Once upon a time members of Congress regularly put the best interests of the nation ahead of party affiliation and often voted to support bills put forward by members from across the political aisle. Those days came to an end as the Republican Party became the bastion of ignorance and hate embracing Christofascists, know nothings and increasingly open white supremacist. Now party fealty means more to those on the right than the good of the nation despite weak and transparent protestations to the contrary. A column in the Washington Post calls of Republicans to start putting America first again instead of blind - and misplaced - fealty to the GOP. Here are excerpts:
He can’t do it, Republicans. It’s time for you to admit that Donald Trump is incapable of even pretending to be an acceptable candidate for president. The question is which side of history you want to be on.
Are you going to stand with him as the balloons drop on the last night of the convention, knowing he shares neither your views nor your values? Are you going to work your hearts out this fall to put an unstable bully in charge of our national defense? Is party unity so much more important to you than trifles such as responsibility, duty and honor?
Leading Republicans should pay attention to what Sen. Mike Lee (Utah) told a reporter for the conservative Newsmax website: “What I am saying is Donald Trump can still get a vote from a lot of conservatives like me, but I would like some assurances on where he stands. I would like some assurances that he is going to be a vigorous defender of the U.S. Constitution. That he is not going to be an autocrat. That he is not going to be an authoritarian. That he is not somebody who is going to abuse a document that I have sworn an oath to uphold and protect and defend.”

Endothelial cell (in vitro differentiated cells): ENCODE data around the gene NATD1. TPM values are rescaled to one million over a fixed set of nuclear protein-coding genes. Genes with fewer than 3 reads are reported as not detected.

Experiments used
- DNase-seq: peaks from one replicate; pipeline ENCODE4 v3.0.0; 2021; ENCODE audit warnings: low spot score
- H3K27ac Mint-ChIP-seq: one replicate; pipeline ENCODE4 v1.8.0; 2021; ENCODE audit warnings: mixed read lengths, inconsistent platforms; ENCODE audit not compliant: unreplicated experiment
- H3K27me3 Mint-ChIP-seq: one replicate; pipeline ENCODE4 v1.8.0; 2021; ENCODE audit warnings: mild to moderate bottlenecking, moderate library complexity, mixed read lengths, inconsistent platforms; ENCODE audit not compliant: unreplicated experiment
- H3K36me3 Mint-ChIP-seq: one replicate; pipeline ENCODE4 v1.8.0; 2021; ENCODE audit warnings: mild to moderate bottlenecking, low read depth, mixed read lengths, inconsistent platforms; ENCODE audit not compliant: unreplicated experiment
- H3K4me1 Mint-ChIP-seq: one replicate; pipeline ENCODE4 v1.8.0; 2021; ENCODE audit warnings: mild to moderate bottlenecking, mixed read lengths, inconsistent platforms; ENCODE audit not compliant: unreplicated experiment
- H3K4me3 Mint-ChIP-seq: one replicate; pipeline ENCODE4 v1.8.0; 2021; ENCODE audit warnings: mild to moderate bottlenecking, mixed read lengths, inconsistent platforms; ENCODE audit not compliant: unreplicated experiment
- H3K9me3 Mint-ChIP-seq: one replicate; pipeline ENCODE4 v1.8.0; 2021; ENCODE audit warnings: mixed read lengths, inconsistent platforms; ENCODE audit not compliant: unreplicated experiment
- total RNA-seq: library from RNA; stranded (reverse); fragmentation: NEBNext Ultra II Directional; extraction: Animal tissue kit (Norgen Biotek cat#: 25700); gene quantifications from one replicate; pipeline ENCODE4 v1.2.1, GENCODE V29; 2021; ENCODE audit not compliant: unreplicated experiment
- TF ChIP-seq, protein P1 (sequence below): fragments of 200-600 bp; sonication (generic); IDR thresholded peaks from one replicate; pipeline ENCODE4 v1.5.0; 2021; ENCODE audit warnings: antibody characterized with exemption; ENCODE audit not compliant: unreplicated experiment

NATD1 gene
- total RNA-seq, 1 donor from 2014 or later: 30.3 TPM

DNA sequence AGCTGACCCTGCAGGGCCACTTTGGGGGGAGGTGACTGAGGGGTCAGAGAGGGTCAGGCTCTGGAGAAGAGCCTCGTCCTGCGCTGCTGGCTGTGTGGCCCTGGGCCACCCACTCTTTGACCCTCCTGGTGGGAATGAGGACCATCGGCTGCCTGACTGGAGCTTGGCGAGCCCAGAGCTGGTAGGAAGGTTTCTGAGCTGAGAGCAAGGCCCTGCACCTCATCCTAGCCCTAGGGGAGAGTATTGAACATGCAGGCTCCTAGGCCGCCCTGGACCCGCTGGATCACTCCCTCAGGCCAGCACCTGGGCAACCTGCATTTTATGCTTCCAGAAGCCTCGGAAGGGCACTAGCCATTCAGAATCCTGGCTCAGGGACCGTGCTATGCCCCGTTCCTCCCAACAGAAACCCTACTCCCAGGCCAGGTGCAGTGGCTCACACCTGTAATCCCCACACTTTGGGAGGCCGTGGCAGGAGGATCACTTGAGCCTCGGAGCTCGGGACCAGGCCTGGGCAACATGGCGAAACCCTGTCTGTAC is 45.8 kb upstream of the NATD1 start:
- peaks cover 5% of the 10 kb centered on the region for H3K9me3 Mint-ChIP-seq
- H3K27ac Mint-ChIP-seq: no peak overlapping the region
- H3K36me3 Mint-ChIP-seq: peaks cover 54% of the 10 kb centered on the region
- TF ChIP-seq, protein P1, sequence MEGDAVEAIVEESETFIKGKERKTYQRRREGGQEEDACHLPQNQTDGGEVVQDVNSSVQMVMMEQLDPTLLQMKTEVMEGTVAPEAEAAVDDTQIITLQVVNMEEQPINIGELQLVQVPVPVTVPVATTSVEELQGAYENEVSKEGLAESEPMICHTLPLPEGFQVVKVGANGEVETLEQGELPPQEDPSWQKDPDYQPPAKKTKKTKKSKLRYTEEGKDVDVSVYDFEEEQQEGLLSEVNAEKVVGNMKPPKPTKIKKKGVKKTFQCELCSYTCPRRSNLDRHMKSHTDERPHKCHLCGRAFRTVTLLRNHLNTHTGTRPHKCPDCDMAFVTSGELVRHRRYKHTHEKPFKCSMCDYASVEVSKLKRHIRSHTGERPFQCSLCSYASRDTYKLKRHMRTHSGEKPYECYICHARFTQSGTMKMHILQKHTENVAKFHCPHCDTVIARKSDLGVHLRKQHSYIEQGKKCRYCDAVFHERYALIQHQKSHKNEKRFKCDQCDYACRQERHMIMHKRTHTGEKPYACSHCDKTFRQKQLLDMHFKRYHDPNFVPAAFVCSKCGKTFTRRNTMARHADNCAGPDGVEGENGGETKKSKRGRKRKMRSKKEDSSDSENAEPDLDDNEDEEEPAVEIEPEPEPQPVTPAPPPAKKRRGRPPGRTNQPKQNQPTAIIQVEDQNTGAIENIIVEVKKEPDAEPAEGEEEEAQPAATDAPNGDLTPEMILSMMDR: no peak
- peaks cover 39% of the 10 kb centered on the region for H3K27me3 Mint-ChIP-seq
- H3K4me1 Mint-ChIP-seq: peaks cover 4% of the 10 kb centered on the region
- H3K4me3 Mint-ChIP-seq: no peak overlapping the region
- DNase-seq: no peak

My only question for Lee is why Trump might still get his vote. I realize that Hillary Clinton is a Democrat, but no one has suggested that she might shred the Constitution or that she is a religious bigot. I thought the oath to “protect and defend” meant putting country before party.
[S]ome leading Republicans are doing just that. Mitt Romney, the party’s 2012 nominee, is one of the loudest and most consistent “Never Trump” voices. The Bush family, which incarnates the GOP’s recent history, is boycotting the convention. My colleague George F. Will, a principled conservative if ever there was one, said last week he had left the Republican Party because of Trump.
But most GOP luminaries are like Senate Majority Leader Mitch McConnell (Ky.), who has obvious reservations about his party’s presumptive nominee but supports him nonetheless.
Every time Trump gives a prepared speech in which he manages to stay on message, drawing praise from the party establishment, he negates it by reverting to his old self. . . . . This week, . . . . he has been ranting about how the United States needs to use waterboarding and other torture techniques against suspected terrorists.
And you’re going to vote for this guy, John McCain? You, a former prisoner of war who was tortured by the North Vietnamese? You, the Senate’s most outspoken opponent of the practice?
We are talking about the presidency of the United States, Republicans. You are about to nominate and support a man you know to be dangerously unworthy. Some loyalty.